The Big Timber Pioneer (Big Timber, Mont.) 1983-current, October 19, 1983, Image 1

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VOL 96 l i e B i g Centennial Year Edition *** BIG TIMBER, SWEET GRASS COUNTY, MONTANA — WEDNESDAY, OCTOBER 19,1983 NO. 7 COUNCIL ONE STEP CLOSER TO NEW TENNIS COURTS VOLUNTEER FIREMAN Chuck Hauge (right) was on hand at the Fire Prevention Week Open House last Thursday to help show off the department's equipment. In the center on the truck is Mike Moulden, son of Phil and Nancy Moulden, and at left is Erica Hauge. GRAZING LAND PRICES SOUGHT How much do you charge for rental of your grazing land? The government wants to know. Bob Leonard, Field Appraiser representing the Bureau of Land Management and the Forest Ser­ vice will be traveling about Sweet Graca-County from Mw-uaiil November asking property owners how much money they receive for leasing their private grazing land. The purpose of the National Grazing Fee study is to establish a “ fair market rental value\ for BLM and Forest Service grazing land fees and permits. Currently the' going price to a priva* individual hS 1 ,40^ an animal unit each month. Releasing the information Leonard is seeking is completely on a volunteer basis. According to Leonard the study is a periodic undertaking to upgrade leasad grazing land rates. The in­ formation wtttbe submitted to Con­ gress for an expected updated sche­ dule. The last time a similar survey was undertaken was 10 years ago, Leonard said Both cattle and sheep producers will be queried In Sweet Grass County 300,000 to 400,000 acres (of BLM and Forest Service range- «1und are leased to private stockmen New tennis courts was the main topic of discussion at Monday eve­ nings City Council meeting. City-County Planner Andy Epple quoted figures from Big Sky Paving Co. for the construction of two tennis courts which will replace the old ones in the Lions Club City Park. The total estimated cost of the project is approximately $26,000. The State’s Land and Water Con­ servation Fund will provide half the required monies if the application for the grant funding due November 1 is approved The City “ Force Account” will defray another$3,422 by providing city equipment, gravel and labor for the preliminary work of removing the existing tennis courts, excavat­ ing the new base and supplying a 10“ pit run base plus a 3” cushion of crushed gravel This leaves the City with an ao- tual cash outlay of $9,483. Park Board members Phil Moul­ den, Marie Cowen and Darla She­ pard attended the meeting which was also a public hearing on the proposed project Lights, fences and a third court were discussed The Council felt these items should be left for future projects due to financial considera­ tions However, it was the consensus of the Council to try to get as much for the allotted funds as possible when bids are let which likely will not be until spring making a third court an outside possibility. Though the City does not have the required funds budgeted for this fiscal year, they can be budgeted for the next fiscal year which begins July 1, 1984. A sample application stated the City must have matching funds on hand at the time the application is submitted. City Attorney Tom Big­ len suggested rewriting the applica­ tion to say that matching funds will be available July 1, 1984. It was decided Planner Epple will contact Land and Water Conserva­ tion Fund Director Gretchen 01- heiscr to get her thoughts on the proposed language of the applica­ tion. If she felt there will be no objection to the language, the Councilmen indicated they will pass the necessary resolution to apply for the grant at a special meeting to be held at noon on Thursday, October 20. The application due November 1 will probably not receive approval until March or April according to Epple. Bids will then be let and by the time all the details are worked out it will be close to July 1 before con­ struction begins. The whole project hinges on the approval of the application by the state. NEWS BRIEFS COUNTY 4-H’ERS GIVEN RECOGNITION Members of Sweet Grass County 4-H Clubs, 4-H Leaders, parents and interested patrons met at the Moose Hall on October 9 for the annual 4-H Recognition Program. The special day was the culmina­ tion of the y eafs endeavors for the clubs, members and leaders. Re­ cognition was given for work and accomplishments of both individu­ als and groups. The program was opened with the flag ceremony conducted by Bobbi Jo Halverson, Kandi Peterson, Sean Dalbey and Clint McConnclL Jan Beley, President of the 4-H Leader's Council, gave the wel­ come and was Master of Cere­ monies. Event Reports were given on the Montana Winter Fair by Robert Booth, Congress by Chris Bigelow, Little I Judging by Bert Plaggc- meyer, State Horse Show by Eric and Matt Amcson, NILE by Matt Dalbey, Wheatland Range Ride and Montana Range Days by Rob­ bie CosgrifT, MSU Horse Judging by Elise Bigelow and Trip to Na tional 4-H Congress by Marlys Drangc. Olaf Brekkc presented Club Pao- kets. Member Awards were pre­ sented by Jan Beley and Linda Berg Leader Awards were given by Olaf Brekkc. Marlis Amcson and Shirley Halverson handed out the National 4-H Awards and the 4-H Council Awards were presented by Judy CosgrifT and Don Kinsey. Olaf brought attention to the Citi­ zens Bank continued support to4- H by contributing to the Montana 4- H Foundation along with other Mon­ tana Banks. The Porcupine Butte 4-H Club was the winner of the Lions Club Plaque and the \I Dare You” Awards were awarded to Robbin Wilson and Ken Hoffman The Porcupine Buttc4-H Club’s Dillard Bryce Memorial Award was pre­ sented by Olaf to the First Place winner, Ronnie Halverson. Ronnie received a trophy, a rosette and a certificate for this award. All other Dillard Bryce applicants received an achievement certificate and a purple rosette. Trophies, donated by Judy Hill- ncr and Wyoma Tcrland, for Most Improved Horse Project were a- warded to Chris Bigelow and Joel Schwcrs. Matt Dalbey was the recipient of the centennial belt buckle from the Felton Angus Ranch for the top Angus 4- H breeding project award. This was the second year Matt has won this award This year a potluck dinner was served before the Recognition Pro­ gram. After the awards presenta­ tion, Olaf showed some slides on the past year's 4-H activities and the weighing of the animals for the fair Join in th* Cantata Anyone who wishes to sing is urgently invited to join in preparing the cantata “ God So Loved, A Celebration of Christmas’’ by Larry Mayfield and Deric Johnson. This cantata is being jointly sponsored by the Evangelical Free Church and the Evangelical Church of North America and will be di­ rected by David Roys. The next joint rehearsal will be held Sunday, Octobcr23 from 5:30 to7:00 p.m at the Evangelical Free Church at the comer of 4th and Everett Later rehearsals will be determined as needed This cantata consists of many familiar carols and includes a chil­ dren’s choir, audience participation and concludes with “ Hallelujah” from Handers Messiah. “ We are looking forward to the challenge and enjoyment of per­ forming this excellent work Please join us,\ Roys said For more information call him at 932-2037. Huntinf closur* Big Horn sheep area 500 (up the Boulder Valley in the Independence area) has reached the quota oi >. n legal rams. The area will be closed to sheep hunting one-half hour after sunset today, Wednesday, Oct 19. WantMk Qhosts A damons The Jaycccs are in need of ghosts, demons, and scaly things. If you would like to help with the Haunted House, traditionally spon­ sored each Halloween by that or­ ganization, come to the Jaycec Clubhouse on McLeod Street at 7:30 p.m. Wednesday, October 19. Helpers must be 17 years or older. THE DAY GOD MADE MONTANA By ALICE MON 1 IN Reprinted from The Plainsman, Plains, MT The day God made Montana He was feeling a little sad He looked down from His great white throne in Heaven at His world washed clean and new from the Flood And He thought of how beautiful Eden had beca \If only Adam and Eve had been obedient,” He thought, “ then the Garden and My whole original world could have been preserved\ Now He looked to the cast, where the receding waters had left great plains. There He could imagine wheat waving rhythmically m the breeze in future years. And He looked to the West, where a great river wound its way to the ocean through wide valleys and rolling plains and He visualized fields of grain and fertile farms in centuries to come. He looked to the North, where snow capped mountains and blue-white glaciers glistened in the s u a And He looked to the South, where the Flood waters had left a variety of mineral bearing rocks and a mixture of soils. And He decided \ Today I shall make another Eden, only this one will be larger and even more beautiful than the original one o f Adam and Eve” So God breathed upon the waters and upon the land still drying out from the flood And behold there rose up great mountains like those of the North, but they, for all their grandeur, were sheltering mountains enfolding broad fertile valleys and spectacular little canyons. And God thought, \ I shall sprinkle these mountains with wealth so the people who live here shall never want for anything\ So with the touch of His fingers he planted copper and iron and gold Silver and c oal lead zinc and many other minerals, He did not omit And He cut channels for crystal streams to flow down the mountains and across the valleys. And when all was done He looked at it and behold it was very good The day God made Montana He rested awhile and thought. “ I must make food for the people who will inhabit this new Edea” So He breathed on the earth again and behold there was grain sprouting in the fields and meadows, herbs and plants of every hue, and large and small fruit- bearing trees and vines. Then He filled the sparkling streams with every kind of fish that loves fresh flowing water And He made the wild geese and ducks and many other kinds of birds and all manner of animals, both great and small to roam the plains and live in the forests and beside the streams. And God said “ The people who will live here will need shelter \ So He planted trees o f many kinds; straight and tall and spreading trees to provide lumber and precious woods for building houses and bams and all the many things that men would need down through the ages. And He laid down bcaunful stone that could be quamed for great buildings or monuments or the many purposes for which it might be needed The angels who surrounded God’s throne looked from one another and were unhappy. At last one of them bowed low so that his wings touched the golden floor of Heaven, and he said \ Great God of the Universe, Maker of Heaven and Earth, this new land you have made today is too beautiful too perfect. It is just like heaven. Ordinary mortals are not worthy of such a paradise Wc fear they will succumb to its beauty and sin as did Adam and E ve.\ But the day God made Montana He smile patiently and answered “ I have considered that So I shall put in this new paradise no ordinary mortals, but a special breed of mankind They will be people with hearts just a little bit bigger, with souls a little more sensitive to My presence, with ears more tuned to the cadence of birds and rippling streams, with eyes open to sec the wonders 1 have given them and hands more willing to help one another. And through the centuries to come I shall delegate the task of finding such people to My angels who shall bring from the E a s l W esl North and South, people with helping hands and hearts tuned to lofty thoughts and spiritual things.\ The day God made Montana had not yet ended for it was summer and the days were long And God looked from one of His angels to another, as they still murmured among themselves and were not satisfied And God said \ It is not the normal behavior of angels to be disquieted\ And the angel who had spoken before bowed low again and replied \W e arc pleased Great Father of Lights, God of the Universe, that you have asked us to find the special people who shall dwell in your new Edea But wc feel that even a special breed of men will not be enough to safeguard this new paradise of earth. There must be something more. Even the noblest of men will sin when everything is so perfect So we beseech you, Great Father, to put some imperfections, some flaws, some difficulties in your new gardea Otherwise there will be no incentive for its inhabitants to obey you nor to aspire to eternal life in Heaven with us.” The day God made Montana had almost come to a close. But God looked down upon His creation and realized that His angels spoke aright And He considered Then His glorious face lit up with the light that never was on land nor sea, and He said “ My blessed angels, I have the answer. Nothing I have done shall I change All this perfection shall remain as it is. But into this great expanse of earthly Eden I shall send the most unpredictable weather, with unseasonal storms of cold and heat and rain and haiL There shall be great blizzards in some places in winter. And there shall be deluges of rain and sleet; even an occasional snowstorm in the middle of summer. Then the people who dwell there will be reminded that it is not the real eternal heaven, but only a foretaste of what heaven will be. And they will stop and think and know that indeed I am G o d and that I am all powerful and in controL” The day God made Montana was ending The golden sun was setting in the W est And the angels looked from one to another and smiled And all together in a great chorus, as they looked down upon Montana, they said “ Behold, Lord it is very good\ — Submitted by Ansof Hanson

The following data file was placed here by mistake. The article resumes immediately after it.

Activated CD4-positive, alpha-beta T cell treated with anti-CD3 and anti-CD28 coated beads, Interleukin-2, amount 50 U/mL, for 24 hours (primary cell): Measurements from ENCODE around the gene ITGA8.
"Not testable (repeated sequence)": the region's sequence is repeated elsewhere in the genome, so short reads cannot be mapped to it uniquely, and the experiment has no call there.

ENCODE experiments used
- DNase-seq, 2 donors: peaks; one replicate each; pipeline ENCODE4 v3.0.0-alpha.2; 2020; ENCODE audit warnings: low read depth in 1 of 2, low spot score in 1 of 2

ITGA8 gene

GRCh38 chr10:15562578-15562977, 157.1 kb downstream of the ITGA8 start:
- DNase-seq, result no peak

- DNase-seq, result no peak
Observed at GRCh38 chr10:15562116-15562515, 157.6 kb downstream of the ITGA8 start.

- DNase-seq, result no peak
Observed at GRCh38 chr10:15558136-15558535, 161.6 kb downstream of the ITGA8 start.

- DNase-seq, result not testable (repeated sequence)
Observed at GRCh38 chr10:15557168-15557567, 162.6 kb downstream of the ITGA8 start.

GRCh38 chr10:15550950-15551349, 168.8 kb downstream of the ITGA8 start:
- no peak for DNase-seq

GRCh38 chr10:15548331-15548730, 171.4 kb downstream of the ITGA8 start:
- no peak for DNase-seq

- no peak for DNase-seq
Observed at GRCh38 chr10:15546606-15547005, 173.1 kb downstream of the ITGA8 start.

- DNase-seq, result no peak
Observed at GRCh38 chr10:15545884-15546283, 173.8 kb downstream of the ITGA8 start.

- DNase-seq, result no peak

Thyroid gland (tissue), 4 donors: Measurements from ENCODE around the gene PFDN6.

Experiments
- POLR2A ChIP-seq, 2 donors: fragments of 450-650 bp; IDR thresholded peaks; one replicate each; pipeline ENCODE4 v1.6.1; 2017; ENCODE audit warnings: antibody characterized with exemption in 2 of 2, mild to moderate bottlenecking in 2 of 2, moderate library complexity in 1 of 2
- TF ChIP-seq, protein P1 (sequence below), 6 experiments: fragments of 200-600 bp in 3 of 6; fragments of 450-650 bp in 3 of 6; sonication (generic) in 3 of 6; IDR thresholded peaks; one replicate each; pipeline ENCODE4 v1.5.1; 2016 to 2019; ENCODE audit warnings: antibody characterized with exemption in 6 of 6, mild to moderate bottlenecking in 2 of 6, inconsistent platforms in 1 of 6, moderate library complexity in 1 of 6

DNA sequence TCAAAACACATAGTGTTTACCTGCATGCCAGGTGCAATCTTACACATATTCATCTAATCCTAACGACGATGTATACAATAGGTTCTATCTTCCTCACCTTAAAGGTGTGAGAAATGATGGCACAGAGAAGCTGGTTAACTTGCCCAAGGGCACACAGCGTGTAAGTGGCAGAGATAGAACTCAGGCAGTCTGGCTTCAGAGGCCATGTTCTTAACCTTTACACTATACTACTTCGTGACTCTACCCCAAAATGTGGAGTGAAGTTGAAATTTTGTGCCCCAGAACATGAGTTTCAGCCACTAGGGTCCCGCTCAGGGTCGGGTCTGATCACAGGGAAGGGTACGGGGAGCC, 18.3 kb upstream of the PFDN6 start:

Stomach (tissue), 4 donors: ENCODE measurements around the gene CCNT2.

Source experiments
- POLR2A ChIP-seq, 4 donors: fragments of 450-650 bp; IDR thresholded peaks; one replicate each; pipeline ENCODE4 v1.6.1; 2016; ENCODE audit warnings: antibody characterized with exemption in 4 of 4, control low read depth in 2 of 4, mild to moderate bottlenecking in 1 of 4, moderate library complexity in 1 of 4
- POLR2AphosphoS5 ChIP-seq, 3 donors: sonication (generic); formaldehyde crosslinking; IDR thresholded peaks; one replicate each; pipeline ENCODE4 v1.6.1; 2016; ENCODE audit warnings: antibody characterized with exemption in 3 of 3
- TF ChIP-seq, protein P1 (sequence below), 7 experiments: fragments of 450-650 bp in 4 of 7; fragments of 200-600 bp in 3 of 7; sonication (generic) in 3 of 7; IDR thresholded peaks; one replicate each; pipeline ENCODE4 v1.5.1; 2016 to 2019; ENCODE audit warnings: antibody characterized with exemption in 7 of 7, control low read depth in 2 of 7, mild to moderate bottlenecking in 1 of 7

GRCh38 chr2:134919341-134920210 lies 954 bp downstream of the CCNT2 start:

The Big Timber Pioneer (Big Timber, Mont.), 19 Oct. 1983, located at <>, image provided by MONTANA NEWSPAPERS, Montana Historical Society, Helena, Montana.